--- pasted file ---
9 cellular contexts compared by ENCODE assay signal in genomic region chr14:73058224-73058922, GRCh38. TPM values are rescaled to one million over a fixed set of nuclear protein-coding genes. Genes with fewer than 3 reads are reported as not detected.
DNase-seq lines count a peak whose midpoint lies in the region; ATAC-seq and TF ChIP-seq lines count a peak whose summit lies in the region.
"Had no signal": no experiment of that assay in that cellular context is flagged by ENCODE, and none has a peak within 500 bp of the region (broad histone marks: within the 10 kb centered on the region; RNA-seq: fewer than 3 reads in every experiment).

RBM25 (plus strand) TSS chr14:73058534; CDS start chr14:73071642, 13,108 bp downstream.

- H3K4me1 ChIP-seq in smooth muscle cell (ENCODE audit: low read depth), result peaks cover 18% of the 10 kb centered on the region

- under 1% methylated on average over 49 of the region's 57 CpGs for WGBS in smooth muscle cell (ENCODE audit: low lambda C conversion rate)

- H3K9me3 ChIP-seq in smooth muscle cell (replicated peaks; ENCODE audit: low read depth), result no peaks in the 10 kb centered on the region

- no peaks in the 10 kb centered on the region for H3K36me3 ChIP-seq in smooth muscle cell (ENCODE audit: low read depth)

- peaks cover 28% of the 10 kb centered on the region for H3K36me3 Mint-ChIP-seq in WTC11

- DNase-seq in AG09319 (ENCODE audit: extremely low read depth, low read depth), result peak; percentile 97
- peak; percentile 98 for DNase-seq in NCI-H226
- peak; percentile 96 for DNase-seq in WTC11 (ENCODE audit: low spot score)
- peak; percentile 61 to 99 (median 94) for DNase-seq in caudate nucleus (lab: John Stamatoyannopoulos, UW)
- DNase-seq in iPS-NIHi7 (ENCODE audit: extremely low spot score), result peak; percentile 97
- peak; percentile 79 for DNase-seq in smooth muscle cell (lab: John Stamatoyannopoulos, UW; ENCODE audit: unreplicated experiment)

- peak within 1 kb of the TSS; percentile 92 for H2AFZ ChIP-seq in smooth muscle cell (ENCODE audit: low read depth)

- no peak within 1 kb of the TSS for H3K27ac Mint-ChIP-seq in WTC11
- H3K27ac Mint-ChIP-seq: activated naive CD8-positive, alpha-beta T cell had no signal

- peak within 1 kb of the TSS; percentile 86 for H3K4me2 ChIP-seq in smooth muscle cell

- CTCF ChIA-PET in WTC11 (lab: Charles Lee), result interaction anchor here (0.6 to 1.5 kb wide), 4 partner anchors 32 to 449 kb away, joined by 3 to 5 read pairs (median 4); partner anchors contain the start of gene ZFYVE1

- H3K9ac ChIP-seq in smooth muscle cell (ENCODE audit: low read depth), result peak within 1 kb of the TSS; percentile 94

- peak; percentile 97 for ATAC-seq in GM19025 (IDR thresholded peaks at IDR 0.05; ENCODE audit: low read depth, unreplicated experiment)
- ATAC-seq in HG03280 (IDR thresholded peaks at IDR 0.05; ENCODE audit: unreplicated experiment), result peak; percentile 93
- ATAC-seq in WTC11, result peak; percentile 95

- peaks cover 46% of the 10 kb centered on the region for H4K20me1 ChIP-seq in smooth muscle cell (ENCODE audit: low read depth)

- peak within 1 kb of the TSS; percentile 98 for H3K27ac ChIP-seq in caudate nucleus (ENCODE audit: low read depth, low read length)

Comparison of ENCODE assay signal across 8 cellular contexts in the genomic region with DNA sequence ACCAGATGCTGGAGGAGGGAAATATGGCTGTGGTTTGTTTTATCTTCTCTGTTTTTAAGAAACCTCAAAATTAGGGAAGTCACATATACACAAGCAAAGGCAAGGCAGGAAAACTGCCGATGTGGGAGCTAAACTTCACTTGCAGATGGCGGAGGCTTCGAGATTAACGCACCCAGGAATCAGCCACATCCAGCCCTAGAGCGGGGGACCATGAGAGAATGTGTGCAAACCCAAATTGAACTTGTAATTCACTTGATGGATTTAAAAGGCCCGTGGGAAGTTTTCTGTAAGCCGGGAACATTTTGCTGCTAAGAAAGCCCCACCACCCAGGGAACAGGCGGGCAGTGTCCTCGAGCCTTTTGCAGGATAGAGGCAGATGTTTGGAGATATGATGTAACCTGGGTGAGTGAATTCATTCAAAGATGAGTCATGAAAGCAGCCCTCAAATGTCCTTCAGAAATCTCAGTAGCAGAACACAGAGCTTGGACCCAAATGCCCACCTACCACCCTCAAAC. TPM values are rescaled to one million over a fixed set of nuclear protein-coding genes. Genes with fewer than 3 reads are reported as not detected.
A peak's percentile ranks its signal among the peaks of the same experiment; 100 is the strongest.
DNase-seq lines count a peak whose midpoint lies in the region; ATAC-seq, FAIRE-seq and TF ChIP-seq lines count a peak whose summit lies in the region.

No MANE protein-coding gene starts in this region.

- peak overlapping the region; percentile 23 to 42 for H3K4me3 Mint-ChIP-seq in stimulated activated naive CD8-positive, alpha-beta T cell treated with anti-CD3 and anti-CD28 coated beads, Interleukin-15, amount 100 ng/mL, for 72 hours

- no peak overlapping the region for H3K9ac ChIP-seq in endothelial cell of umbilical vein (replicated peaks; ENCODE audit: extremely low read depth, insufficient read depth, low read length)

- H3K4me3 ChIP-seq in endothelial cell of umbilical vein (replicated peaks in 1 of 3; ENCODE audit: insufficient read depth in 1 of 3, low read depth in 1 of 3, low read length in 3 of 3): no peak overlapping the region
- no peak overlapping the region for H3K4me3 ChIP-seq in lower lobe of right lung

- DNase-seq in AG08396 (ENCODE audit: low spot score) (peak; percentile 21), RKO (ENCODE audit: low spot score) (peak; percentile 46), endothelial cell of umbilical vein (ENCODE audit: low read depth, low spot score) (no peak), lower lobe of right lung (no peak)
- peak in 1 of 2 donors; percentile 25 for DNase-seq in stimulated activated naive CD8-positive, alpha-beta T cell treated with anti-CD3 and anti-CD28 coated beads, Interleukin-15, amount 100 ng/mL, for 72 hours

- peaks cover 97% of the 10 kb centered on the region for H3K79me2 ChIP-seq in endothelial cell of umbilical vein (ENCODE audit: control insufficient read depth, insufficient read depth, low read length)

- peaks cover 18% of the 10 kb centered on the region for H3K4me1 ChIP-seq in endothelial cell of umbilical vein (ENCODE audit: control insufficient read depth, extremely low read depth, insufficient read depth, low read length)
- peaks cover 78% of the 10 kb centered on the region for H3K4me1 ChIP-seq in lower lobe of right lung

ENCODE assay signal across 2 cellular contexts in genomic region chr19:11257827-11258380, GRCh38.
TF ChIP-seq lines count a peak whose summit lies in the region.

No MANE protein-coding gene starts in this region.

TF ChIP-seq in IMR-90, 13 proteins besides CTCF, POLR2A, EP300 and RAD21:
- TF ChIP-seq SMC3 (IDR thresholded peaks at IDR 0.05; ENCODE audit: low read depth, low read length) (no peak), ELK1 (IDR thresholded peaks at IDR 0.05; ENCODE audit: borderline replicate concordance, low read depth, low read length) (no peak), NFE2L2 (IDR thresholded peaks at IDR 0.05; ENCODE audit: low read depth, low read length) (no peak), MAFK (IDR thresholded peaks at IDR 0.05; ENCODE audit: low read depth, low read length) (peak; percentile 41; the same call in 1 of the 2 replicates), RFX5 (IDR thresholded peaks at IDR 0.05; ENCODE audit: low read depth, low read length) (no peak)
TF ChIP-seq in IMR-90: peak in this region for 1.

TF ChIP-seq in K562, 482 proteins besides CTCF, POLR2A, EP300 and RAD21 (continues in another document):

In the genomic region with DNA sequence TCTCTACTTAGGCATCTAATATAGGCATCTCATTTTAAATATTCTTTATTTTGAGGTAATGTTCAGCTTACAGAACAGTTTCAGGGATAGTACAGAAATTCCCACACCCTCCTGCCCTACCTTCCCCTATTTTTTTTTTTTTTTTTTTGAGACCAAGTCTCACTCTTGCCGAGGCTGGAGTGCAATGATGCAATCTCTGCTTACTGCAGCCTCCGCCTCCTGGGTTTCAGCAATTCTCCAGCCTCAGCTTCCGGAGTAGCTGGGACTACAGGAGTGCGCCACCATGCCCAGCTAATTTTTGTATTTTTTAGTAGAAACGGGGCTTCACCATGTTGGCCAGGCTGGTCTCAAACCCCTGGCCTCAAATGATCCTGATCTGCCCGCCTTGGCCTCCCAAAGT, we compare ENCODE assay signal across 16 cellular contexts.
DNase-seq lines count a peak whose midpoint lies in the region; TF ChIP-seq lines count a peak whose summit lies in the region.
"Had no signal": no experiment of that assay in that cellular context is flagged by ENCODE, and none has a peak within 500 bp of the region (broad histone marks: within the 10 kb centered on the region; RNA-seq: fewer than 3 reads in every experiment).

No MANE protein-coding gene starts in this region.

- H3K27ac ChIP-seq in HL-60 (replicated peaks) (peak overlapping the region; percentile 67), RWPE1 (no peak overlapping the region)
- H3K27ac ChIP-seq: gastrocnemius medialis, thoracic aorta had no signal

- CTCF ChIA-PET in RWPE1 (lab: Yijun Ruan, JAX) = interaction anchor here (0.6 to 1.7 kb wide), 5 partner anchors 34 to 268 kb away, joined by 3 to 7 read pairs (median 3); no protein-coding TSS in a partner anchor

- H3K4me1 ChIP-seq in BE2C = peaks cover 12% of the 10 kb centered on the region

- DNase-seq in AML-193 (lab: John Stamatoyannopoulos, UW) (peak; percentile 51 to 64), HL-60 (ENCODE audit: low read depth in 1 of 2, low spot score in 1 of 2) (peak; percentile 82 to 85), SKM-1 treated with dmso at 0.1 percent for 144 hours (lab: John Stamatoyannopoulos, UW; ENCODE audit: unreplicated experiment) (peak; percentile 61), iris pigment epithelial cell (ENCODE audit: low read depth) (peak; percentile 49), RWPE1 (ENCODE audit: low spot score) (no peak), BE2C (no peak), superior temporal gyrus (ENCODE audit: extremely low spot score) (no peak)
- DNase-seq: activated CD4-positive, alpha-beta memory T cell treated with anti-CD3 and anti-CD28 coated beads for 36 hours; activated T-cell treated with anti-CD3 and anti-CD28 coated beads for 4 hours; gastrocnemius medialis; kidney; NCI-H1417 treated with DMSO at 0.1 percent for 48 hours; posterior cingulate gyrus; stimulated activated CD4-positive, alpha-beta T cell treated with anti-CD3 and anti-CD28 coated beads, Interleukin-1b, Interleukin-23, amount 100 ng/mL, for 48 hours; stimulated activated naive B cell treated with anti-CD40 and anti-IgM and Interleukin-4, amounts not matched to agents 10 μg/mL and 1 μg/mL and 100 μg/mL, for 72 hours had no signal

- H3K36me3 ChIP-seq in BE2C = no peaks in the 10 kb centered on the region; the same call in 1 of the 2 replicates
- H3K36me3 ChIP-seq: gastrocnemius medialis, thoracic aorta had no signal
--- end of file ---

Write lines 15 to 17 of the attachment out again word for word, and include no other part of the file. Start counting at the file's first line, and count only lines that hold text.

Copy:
- peak; percentile 79 for DNase-seq in smooth muscle cell (lab: John Stamatoyannopoulos, UW; ENCODE audit: unreplicated experiment)

- peak within 1 kb of the TSS; percentile 92 for H2AFZ ChIP-seq in smooth muscle cell (ENCODE audit: low read depth)

- no peak within 1 kb of the TSS for H3K27ac Mint-ChIP-seq in WTC11